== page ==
By choosing for Himself so humble a birth, so lowly a life, and so ignominious a death, Jesus Christ ennobled and took away all bitterness from contempt and opprobrium. This is why the Saints were always so fond and even desirous of being despised. They seemed not to be able to desire or seek anything in this world but to be despised and trodden underfoot for the love of Jesus Christ. When the Divine Word came upon this earth, that Prophecy of Isaias was truly fulfilled: In the dens where dragons dwelt before, shall rise up the verdure of the reed and the bulrush (Is. xxxv. 7) -- that where the demons, the spirits of pride, dwelt, there, at the sight of the humility of Jesus Christ, should arise the spirit of humility. The reed signifies humility, says St. Ugo, commenting on this passage; the humble man is empty in his own eyes; the humble are not full of themselves, as the proud are, but empty of self, considering what is only the truth: that all they have is the gift of God.

From this we may well understand that an humble soul is as dear to God as the proud heart is odious in His eyes. But is it possible, says St. Bernard, for people to be proud after seeing the life of Jesus Christ? "Where the Divine Majesty annihilates itself a worm swells with pride!" Is it possible that a mere worm, loaded with sins, should be proud, when the God of infinite majesty and purity humbles himself so much to teach us to be humble!

Proud people are not acceptable with God. St. Augustine warns us: "Lift yourself up and God departs from you; humble yourself and God comes to you." The Lord flies from the proud, but, on the contrary, He cannot despise a heart that humbles itself, even though it should be a sinful one: A contrite and humble heart, O God, thou wilt not despise (Ps. 1. 19). God has promised to hear all who pray to Him: Ask, and it shall be given you ... For every one that asketh receiveth (Matt. vii. 7). But He has declared that He will not listen to the proud, as St. James tells us: God resisteth the proud, and giveth grace to the humble (James iv. 6). He resists the prayers of the proud, and does not listen to them; but He cannot deny any grace to the humble, whatever they ask. In fact, St. Teresa says that the greatest graces she ever received were those which were granted her when she humbled herself most in the presence of God. The prayer of the humble penetrates into Heaven by its own efficacy, without needing any one to present it; and it does not depart without obtaining from God what it desires: The prayer of him that humbleth himself shall pierce the clouds ... and he will not depart till the Most High behold (Ecclus. xxxv. 21).

Spiritual Reading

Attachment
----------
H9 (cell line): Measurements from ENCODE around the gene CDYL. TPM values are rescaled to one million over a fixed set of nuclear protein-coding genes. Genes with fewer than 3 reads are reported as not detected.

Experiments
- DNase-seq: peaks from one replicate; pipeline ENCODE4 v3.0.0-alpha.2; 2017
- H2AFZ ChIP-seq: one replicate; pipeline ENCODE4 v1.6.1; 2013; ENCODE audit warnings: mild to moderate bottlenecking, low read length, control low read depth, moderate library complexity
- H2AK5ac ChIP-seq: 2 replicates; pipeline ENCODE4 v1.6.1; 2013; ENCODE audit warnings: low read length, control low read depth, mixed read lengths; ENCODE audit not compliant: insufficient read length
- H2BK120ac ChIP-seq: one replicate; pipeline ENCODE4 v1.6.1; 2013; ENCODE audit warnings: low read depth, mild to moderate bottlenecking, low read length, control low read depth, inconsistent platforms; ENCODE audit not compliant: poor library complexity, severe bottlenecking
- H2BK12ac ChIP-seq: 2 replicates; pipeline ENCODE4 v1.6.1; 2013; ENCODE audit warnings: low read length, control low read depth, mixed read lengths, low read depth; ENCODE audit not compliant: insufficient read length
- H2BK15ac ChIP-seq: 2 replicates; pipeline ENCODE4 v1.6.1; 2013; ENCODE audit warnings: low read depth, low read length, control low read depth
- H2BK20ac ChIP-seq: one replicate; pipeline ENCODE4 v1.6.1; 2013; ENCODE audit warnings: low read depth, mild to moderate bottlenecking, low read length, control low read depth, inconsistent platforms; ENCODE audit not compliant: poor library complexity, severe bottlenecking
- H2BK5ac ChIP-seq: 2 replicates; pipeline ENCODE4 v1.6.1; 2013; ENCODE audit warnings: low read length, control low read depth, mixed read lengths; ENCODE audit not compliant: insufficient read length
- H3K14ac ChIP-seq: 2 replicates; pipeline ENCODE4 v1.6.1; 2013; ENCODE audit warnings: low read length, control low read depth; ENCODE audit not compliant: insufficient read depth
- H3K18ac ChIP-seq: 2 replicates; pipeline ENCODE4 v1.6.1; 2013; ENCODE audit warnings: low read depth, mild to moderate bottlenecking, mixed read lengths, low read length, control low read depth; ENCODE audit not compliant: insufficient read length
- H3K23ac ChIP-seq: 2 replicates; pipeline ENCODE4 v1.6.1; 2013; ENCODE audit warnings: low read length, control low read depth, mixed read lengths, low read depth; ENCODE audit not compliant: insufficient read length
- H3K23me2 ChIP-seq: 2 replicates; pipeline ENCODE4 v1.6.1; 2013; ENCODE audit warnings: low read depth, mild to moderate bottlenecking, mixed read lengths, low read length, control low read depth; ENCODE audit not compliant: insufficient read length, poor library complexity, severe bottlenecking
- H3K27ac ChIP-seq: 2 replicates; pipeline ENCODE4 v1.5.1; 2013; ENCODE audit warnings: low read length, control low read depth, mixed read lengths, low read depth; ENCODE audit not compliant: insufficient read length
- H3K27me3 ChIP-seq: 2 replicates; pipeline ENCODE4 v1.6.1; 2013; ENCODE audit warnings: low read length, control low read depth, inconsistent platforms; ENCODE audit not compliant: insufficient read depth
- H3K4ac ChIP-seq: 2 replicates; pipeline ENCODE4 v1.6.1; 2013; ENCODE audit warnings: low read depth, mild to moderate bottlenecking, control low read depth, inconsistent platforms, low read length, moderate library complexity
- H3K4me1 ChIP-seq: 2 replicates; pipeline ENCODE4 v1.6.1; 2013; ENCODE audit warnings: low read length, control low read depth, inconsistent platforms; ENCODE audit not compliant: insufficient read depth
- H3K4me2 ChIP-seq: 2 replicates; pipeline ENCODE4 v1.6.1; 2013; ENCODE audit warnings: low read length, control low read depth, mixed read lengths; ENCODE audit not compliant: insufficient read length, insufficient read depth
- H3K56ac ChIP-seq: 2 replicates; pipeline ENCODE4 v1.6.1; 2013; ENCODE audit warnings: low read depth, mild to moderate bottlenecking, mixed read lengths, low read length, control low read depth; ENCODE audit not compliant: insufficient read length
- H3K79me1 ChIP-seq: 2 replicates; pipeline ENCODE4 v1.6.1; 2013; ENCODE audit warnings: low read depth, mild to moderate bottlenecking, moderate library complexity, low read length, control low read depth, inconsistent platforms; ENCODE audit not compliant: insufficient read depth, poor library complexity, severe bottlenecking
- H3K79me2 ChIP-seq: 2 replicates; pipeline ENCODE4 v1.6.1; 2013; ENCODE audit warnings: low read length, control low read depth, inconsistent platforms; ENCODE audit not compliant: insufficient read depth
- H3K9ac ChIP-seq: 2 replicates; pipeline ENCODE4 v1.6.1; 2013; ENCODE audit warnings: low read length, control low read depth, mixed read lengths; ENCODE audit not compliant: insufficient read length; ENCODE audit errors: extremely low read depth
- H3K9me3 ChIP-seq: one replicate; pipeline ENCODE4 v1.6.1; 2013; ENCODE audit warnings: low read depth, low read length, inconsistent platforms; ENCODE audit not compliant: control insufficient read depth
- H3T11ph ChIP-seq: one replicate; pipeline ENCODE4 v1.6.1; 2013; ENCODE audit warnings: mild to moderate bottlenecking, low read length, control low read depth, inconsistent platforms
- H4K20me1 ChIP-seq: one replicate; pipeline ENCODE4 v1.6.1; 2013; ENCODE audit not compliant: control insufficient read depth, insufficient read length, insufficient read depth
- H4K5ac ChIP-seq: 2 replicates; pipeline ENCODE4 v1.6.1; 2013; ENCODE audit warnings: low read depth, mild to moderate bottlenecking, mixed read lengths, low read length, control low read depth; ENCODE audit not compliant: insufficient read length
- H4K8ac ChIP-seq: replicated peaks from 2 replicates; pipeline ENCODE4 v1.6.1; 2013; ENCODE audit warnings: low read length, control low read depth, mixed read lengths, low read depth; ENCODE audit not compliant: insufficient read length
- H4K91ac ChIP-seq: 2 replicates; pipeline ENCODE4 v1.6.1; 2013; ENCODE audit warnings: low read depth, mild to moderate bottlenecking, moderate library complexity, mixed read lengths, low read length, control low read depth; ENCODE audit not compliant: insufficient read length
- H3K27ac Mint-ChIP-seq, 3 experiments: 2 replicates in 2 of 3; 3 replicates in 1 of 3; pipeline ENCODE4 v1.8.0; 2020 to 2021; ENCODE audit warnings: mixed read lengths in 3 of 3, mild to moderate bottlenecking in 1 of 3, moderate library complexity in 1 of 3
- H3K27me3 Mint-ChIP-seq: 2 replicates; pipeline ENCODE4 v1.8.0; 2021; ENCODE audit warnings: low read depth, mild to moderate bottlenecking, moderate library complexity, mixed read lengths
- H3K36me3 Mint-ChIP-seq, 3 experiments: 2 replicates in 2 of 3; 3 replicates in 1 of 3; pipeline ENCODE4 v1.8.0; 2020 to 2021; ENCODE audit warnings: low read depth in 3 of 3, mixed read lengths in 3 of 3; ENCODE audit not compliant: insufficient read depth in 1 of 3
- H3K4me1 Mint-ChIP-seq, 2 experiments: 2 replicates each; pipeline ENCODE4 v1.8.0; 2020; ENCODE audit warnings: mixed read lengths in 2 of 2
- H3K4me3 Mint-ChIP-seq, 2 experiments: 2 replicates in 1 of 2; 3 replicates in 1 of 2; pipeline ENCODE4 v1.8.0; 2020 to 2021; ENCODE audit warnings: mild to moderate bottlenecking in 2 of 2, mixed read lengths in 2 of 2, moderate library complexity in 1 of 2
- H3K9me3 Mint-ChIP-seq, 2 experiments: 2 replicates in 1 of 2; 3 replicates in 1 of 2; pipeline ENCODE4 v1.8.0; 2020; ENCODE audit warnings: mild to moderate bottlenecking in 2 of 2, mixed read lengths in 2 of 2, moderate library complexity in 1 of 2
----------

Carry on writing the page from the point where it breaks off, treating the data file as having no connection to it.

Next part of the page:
As soon as the soul shall have entered into the bliss of God, there will be nothing to afflict her more: God shall wipe away all tears from their eyes: and death shall be no more, nor mourning, nor crying, nor sorrow, shall be any more: for the former things are passed away. And he who sat on the throne said: Behold I make all things new (Apoc. xxi. 4, 5). In Heaven there is no more sickness, nor poverty, nor trouble: there are no more successions of day and night, nor of cold or heat. There is a perpetual day, always calm; a continual spring, ever teeming with delights. There are no more persecutions or jealousies: in that kingdom of love all love each other tenderly, and each rejoices in the happiness of the other as if it were his own. There are no more fears, because the soul confirmed in grace can no more sin and lose her God: Behold, I make all things new. Everything is new, and every thing consoles and satisfies: There is every thing that can please. The sight shall be satisfied in gazing at that city of perfect beauty (Lam. ii. 15). What delight would it be to behold a city, the streets of which were paved with crystal; the palaces of silver, with ceilings of gold, and all adorned with festoons of flowers! Oh, how much more beautiful will be the city of Paradise! What will it be to behold those citizens of Heaven all clad in royal robes! There, as St. Augustine says, all are kings: "As many citizens, so many kings." What to see Mary, who will appear more beautiful than the whole of Paradise! What to see the Divine Lamb, Jesus the Spouse! St. Teresa had once but a passing glimpse of the hand of Jesus Christ; and so great was its beauty that she remained, as it were, entranced. The sense of smelling shall be gratified by the odours of Paradise; the hearing with heavenly harmonies. St. Francis once heard from an Angel a single stroke of his viola, and he thought to die of pleasure. What will it be to hear all the Saints and Angels singing in choir the glories of God! They shall praise thee for ever and ever (Ps. lxxxiii. 5). What to hear Mary praising God! The voice of Mary in Heaven, says St. Francis de Sale's, shall be like that of a nightingale in the grove, which surpasses the song of every other bird. In a word, there will be found every delight that can possibly be desired.